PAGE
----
20th November Market, alebrijes, Angelico Jimenez, Benito Juarez Market, Betty Morales, Centro, Centro de las Artes de San Agust, El RBOL DEL TULE, Gueta Oaxaca, Hierve el Aqua, Hierve el Aquaq, Mexico, Mount Alban, Mural District, Oaxaca, Organic Market, Smoky Alley, Tule Tree, Vago Mezcal, Zocalo
Ellen and I have been making a habit of traveling in January, as an alternative to the ‘winters’ and ‘politics’ of DC. Generally, we find a city we want to explore and settle in for ten days to two weeks, giving us a chance to enjoy a new place in a leisurely manner. This year it was also an opportunity for me to relax following a particularly intense five weeks of DC Superior Court Grand Jury service (more about that in an upcoming post).
We chose Oaxaca, a city and a state, in southwest Mexico, a UNESCO World Heritage site with a population of 300,000, largely people of indigenous origin — Zapotec, Mixtec and Mazateco. There are eight major groups of indigenous people each still speaking their own languages as well as a large Spanish influence. The Spanish arrived in the area in the mid-1500’s. Several friends had spent time in Oaxaca and urged us to explore what it had to offer.
We ‘found’ a two bedroom house at the end of the Calle de Manual Bravo, inside the City Centro, and in walking distance of the Zocalo – the city’s main square – and close to the markets, local restaurants, and some of the other sites we wanted to explore. We also convinced a long time friend to join us for six days.
The pictures you see on this post and the accompanying slideshow are not meant to be a travelogue but instead are some of Ellen’s favorite photos from among the more than 1,000 she took.
We generally planned one major excursion a day, leaving time for just wandering in the City Centro and exploring the markets and daily life of Oaxaca. Not much English is spoken, so for the most part we successfully fumbled our way through with hand gestures and nodding our heads, though sometimes when it came to food, we were surprised! In many ways Oaxaca seemed the most authentic of the various places we’ve been in Mexico.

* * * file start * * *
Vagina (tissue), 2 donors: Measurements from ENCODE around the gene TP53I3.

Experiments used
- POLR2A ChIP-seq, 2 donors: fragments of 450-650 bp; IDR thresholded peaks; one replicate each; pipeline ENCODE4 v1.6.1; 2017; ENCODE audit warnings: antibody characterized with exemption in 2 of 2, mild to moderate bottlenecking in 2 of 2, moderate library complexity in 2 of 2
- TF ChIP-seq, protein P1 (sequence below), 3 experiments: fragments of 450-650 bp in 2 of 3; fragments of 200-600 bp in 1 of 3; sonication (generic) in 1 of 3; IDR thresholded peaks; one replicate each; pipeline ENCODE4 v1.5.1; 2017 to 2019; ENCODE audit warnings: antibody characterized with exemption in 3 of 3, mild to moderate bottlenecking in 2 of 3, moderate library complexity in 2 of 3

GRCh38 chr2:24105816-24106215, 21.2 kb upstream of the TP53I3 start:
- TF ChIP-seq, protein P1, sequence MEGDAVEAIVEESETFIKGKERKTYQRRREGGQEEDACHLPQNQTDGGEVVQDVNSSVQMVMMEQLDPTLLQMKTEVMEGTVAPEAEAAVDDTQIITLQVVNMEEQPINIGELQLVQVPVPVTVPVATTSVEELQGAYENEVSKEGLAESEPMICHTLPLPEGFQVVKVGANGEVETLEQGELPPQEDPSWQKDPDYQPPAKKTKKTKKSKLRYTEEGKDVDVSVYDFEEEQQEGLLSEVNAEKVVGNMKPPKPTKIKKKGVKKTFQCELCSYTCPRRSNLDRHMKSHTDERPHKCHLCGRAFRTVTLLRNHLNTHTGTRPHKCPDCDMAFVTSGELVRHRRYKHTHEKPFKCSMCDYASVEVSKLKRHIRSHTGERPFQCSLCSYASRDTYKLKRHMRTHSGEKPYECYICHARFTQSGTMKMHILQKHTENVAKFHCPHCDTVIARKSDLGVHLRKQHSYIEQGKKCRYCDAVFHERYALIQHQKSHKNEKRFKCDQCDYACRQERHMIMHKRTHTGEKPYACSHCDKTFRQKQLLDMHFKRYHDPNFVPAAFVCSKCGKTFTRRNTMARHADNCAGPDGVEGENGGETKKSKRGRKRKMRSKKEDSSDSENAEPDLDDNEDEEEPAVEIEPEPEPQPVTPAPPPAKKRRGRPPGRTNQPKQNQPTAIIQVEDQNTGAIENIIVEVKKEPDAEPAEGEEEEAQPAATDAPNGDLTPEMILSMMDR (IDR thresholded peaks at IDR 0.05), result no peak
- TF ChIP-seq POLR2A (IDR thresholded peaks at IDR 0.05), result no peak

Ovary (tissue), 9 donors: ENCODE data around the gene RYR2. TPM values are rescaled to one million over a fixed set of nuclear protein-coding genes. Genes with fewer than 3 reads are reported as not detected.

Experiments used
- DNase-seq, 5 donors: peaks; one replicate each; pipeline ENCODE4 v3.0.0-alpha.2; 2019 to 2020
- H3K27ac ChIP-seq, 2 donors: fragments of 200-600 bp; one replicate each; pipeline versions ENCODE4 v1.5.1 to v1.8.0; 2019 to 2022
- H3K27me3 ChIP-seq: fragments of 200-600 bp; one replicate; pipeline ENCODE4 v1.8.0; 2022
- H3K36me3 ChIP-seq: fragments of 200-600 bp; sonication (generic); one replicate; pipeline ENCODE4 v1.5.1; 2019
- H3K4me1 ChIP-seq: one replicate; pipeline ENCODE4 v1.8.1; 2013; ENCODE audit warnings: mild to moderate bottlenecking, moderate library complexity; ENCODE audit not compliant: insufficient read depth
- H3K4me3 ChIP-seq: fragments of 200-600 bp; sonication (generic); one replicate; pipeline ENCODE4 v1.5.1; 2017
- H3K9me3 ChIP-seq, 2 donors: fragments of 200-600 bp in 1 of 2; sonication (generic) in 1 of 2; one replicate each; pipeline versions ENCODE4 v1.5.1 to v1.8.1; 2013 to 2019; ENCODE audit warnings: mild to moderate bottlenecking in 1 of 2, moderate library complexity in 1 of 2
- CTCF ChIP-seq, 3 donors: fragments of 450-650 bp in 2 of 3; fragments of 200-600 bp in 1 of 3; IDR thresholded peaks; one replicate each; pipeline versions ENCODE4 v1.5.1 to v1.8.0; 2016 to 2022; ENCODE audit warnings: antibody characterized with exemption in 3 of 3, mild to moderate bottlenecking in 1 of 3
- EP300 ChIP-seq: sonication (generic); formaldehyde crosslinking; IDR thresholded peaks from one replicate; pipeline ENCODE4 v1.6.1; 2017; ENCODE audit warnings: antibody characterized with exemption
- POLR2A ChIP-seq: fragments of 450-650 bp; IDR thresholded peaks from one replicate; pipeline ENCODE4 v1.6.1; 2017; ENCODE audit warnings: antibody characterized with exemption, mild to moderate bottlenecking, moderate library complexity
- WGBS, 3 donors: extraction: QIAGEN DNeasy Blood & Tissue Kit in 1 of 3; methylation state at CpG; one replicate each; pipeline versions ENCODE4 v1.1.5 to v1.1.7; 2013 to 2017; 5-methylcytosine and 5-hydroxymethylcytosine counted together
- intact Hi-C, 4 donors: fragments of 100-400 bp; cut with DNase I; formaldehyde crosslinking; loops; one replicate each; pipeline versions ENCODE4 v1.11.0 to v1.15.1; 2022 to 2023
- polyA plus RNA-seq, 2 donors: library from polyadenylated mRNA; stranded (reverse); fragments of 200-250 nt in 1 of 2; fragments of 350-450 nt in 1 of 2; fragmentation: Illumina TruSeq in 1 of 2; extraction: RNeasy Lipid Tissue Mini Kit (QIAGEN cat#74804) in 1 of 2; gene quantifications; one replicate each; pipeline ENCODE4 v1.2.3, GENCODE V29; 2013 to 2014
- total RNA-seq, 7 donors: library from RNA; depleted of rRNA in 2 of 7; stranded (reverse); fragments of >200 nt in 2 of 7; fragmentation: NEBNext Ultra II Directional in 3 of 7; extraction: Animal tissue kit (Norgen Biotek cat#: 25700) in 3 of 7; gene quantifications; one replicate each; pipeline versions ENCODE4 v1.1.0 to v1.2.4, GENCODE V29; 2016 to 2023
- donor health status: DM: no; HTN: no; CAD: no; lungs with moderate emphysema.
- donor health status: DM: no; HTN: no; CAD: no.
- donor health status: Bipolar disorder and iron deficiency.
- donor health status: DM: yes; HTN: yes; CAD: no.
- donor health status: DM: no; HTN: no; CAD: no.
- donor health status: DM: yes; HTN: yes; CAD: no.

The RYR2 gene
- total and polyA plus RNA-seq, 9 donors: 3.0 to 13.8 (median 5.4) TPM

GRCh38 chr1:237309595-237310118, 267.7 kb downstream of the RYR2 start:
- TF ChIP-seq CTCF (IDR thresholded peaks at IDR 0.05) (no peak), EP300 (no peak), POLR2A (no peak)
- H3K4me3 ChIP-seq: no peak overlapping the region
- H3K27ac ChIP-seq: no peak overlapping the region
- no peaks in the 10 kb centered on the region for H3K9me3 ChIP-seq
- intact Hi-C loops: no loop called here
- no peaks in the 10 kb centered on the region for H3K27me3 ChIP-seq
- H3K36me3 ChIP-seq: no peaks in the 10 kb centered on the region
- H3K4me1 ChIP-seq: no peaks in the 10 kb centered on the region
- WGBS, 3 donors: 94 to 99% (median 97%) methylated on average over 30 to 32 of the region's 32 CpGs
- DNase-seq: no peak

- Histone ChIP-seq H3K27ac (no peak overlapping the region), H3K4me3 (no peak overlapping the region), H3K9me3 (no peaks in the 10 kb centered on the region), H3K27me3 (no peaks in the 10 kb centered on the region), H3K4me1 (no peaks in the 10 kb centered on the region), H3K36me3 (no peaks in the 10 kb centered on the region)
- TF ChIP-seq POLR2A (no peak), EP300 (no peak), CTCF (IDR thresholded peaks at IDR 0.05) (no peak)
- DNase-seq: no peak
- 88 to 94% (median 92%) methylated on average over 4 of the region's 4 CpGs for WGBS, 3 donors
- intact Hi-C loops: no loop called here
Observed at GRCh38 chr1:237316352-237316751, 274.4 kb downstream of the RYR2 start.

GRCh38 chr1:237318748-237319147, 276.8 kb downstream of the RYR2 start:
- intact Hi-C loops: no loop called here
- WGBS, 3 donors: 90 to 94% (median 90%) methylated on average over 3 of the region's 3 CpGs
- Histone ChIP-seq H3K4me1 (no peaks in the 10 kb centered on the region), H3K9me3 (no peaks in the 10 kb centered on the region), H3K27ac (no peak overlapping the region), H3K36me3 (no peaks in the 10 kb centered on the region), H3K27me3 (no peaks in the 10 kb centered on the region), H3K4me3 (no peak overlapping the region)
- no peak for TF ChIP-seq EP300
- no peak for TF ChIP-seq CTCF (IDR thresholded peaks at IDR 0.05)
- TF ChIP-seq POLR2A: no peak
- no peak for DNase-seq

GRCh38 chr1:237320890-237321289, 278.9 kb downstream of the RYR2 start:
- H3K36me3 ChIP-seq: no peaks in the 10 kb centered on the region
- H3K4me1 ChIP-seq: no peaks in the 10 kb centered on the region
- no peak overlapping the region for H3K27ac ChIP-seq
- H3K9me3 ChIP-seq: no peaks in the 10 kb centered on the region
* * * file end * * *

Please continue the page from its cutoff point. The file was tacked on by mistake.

Some of the highlights:
Gueta Oaxaca – a six hour class of traditional Oaxacan cooking led by a wonderful women who introduced us (hands on) to a variety of traditional dishes as well as stories about what she had learned from her grandmother about making “moles” and other country recipes. This was a delicious experience all the way around.
Monte Alban – a sunset tour of this site, an ancient center of Zapotec and Mixtec culture whose initial construction began about the 8th century BCE. We were fortunate to wander through these great plazas, terraces, partial pyramids, temples, and tombs with the guidance of an archeologist and at a time when there were no other tourists at this outstanding Mesoamerican site. We later visited the Museo de las Culturas de Oaxacain that displays many of the artifacts found at Monte Alban.
Hierve de Aqua – two white rock formations that appear to be waterfalls (think cave stalactites). Located in an isolated region about an hour and a half from Oaxaca City, these unusual ‘falls’ are set in the Sierra Madre de Oaxaca mountains, 5,000-feet above sea level.
El Árbol del Tule – located not far from Oaxaca in the lovely town of Santa María del Tule and next to a small church, this cypress tree is more than 1,500 years old and is reported to be the widest tree in existence. Though not the oldest tree in the world, it’s continuing to grow with it many knots, gnarls. There’s is also a second cypress on the other side of the church that is a mere 1,000 years old, though not many visitors seem to notice it. We strolled through this small, delightful town of 8,000, a lovely diversion from the ‘big’ city.